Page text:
Decoding FDA’s Bar Code Rule

What packaging levels does the rule apply to? Should different coding be used for product and packaging? Bert Moore of AIM Global clears up the confusion.

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By Bert Moore
Director, Communications and Media Relations
AIM Global


At a recent pharmaceutical compliance labeling conference, there was a great deal of confusion about the FDA Bar Code Rule. The AIM Global document, "The FDA Bar Code Rule Decoded,” provides answers to most questions. (For a free copy, visit www.aimglobal.org/estore/ProductDetails.aspx?productID=290.) Nevertheless, two questions came up that are not covered by that document. Both questions relate to packaging levels and how to address them.

1. Which packaging levels does the rule apply to?

While the Rule seems to concentrate on unit of use — which may or may not be unit dose depending on packaging type — the Rule applies to other packaging levels as well.

A simple way to determine whether the Rule applies is whether or not the label, packaging or item has FDA-mandated or regulated text on it. If so, the Rule applies. If not, it doesn't. Once you know the answer, it becomes obvious.

It should be noted that the Rule applies only to medication that will be administered to a patient in a healthcare facility. Medication administered in private doctors' offices or sold in retail pharmacies are not subject to the Rule, primarily because the FDA recognizes that the bar code won't be scanned at the time of administration.

Let's take a look at tablet medication as an example of how the Rule applies.

Many manufacturers supply tablets in bulk packaging, typically a plastic container. Since this is the sale unit, it is the unit of use. The Rule then applies to the container.

However, many manufacturers are responding to customer requests for medication in unit-dose form. Manufacturers typically supply unit-dose blisters in a package containing one or more blister strips. In this case, the Rule applies to the package (sale unit) and the individual blisters (unit-of-use/unit dose) but not to the strip itself. (It is a practical consideration not to bar code the strip itself since it is neither a sale unit nor is it truly a unit-of-use.)

Obviously, for billing and inventory purposes, the packaging level indicator (or indicator digit) of the individual blister will be different from the indicator on the packaging.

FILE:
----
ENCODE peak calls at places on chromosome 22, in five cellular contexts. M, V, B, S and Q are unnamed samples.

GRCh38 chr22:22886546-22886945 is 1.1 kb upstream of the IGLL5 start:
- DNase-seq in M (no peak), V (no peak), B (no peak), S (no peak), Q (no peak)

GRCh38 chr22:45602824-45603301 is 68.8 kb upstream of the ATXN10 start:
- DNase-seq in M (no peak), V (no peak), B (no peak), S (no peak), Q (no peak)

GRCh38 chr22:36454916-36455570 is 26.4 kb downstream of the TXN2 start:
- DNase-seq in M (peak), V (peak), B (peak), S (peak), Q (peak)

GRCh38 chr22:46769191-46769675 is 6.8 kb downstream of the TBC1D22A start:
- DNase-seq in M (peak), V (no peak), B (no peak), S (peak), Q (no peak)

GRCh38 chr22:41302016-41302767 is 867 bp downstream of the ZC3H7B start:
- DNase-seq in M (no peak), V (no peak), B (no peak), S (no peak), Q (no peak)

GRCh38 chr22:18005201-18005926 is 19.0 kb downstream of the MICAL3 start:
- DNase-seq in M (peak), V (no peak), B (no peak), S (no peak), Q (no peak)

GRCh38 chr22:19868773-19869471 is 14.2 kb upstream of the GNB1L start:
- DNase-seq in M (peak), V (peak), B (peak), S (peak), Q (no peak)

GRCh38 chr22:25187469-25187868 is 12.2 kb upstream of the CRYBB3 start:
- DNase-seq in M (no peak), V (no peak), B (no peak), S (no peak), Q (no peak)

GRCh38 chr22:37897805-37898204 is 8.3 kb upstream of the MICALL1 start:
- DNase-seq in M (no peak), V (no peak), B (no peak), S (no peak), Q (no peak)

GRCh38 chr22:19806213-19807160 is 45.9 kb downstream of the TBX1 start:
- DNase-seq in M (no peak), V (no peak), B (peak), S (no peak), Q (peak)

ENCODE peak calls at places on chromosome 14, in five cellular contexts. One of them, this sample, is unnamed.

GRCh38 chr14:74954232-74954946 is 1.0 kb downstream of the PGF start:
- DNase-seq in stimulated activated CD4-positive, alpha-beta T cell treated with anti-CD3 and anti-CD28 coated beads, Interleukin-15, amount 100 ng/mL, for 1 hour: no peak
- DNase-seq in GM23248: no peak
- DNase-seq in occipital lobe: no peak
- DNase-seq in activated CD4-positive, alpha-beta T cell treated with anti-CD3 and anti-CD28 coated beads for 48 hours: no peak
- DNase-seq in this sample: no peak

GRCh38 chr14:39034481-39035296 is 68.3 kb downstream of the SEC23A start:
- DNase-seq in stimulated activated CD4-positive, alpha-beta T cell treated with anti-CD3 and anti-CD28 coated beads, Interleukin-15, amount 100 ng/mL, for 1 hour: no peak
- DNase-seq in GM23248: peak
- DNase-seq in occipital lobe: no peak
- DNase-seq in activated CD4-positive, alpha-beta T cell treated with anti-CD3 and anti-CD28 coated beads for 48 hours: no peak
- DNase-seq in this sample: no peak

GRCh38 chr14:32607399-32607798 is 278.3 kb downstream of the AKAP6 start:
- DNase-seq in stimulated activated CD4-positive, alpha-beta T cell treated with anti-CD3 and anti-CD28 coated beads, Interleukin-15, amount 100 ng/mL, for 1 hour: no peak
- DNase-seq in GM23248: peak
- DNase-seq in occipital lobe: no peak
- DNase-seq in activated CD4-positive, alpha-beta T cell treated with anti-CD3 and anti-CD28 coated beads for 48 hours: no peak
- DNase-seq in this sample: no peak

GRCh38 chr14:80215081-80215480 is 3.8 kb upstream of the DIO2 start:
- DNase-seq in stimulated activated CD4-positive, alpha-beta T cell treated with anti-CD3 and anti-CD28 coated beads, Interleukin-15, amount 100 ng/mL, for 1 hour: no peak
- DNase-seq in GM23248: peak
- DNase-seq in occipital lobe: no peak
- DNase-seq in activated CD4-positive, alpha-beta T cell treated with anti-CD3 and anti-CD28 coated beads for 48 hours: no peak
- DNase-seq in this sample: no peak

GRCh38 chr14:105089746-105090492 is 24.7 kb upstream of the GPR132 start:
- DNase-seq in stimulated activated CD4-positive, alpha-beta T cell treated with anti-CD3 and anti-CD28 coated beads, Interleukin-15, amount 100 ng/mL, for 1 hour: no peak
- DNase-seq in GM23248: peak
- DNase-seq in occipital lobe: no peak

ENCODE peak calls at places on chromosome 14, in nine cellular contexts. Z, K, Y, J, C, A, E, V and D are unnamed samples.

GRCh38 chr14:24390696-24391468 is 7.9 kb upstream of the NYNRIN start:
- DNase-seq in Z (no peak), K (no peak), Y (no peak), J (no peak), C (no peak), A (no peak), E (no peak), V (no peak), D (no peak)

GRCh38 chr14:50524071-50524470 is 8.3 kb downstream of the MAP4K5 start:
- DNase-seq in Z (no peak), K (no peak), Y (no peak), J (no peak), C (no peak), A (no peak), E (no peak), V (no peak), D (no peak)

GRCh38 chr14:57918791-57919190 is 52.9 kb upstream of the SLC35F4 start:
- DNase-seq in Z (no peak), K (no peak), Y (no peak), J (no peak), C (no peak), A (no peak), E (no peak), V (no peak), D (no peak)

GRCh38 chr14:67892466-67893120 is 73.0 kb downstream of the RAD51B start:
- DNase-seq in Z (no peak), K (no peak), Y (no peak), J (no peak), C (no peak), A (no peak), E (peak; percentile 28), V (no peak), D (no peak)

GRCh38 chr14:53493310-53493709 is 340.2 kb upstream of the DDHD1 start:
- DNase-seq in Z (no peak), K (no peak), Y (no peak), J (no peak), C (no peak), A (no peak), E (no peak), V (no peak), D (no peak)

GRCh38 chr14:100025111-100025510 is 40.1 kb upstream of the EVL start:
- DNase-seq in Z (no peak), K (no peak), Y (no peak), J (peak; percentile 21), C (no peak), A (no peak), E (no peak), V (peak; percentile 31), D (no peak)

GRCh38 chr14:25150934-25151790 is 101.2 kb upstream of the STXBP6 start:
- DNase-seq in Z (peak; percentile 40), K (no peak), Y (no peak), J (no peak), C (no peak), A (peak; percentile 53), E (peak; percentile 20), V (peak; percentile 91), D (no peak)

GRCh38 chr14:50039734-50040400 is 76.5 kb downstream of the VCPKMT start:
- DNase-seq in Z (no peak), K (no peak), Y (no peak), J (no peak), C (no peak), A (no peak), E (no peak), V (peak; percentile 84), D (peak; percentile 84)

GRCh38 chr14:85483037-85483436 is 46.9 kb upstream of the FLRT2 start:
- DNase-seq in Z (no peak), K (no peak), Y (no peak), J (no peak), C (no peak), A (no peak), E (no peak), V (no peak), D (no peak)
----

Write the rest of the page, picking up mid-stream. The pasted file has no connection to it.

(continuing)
2. Should a different GTIN or NDC code be used for packaging and product?

If you have product packaging that contains the unit-of-use (in other words, quantity = one), both must comply with the Rule since the packaging might not go to the bedside, whereas the product would. But should a different GTIN or NDC code be used for the packaging and the product? (GTIN is the Global Trade Item Number as defined by EAN.UCC that includes the NDC in one of EAN.UCC's standard bar code symbols.)

The answer is no. The same code is used on the packaging and the item since they are, essentially, interchangeable from an inventory and administration point-of-view. (Obviously, there's a difference between administering packaging to a patient as opposed to administering medication.) The bar code symbology on the item, however, does not need to be the same as on the product packaging. The code may be encoded in any of the linear EAN.UCC symbologies, including RSS if space is an issue. (At this point, the FDA does not recognize the Data Matrix 2D symbology under the Rule.)

For more information on the GTIN, the use of the NDC within the GTIN, and packaging level indicators, contact the Uniform Code Council (UCC), www.uc-council.org, 1-800-543-8137.

As a side note, EAN.UCC have merged and are transitioning to the name "GS1." UCC will later this year officially change its name to GS1-US. To avoid confusion, the designation of the existing EAN.UCC symbologies will not be changed.

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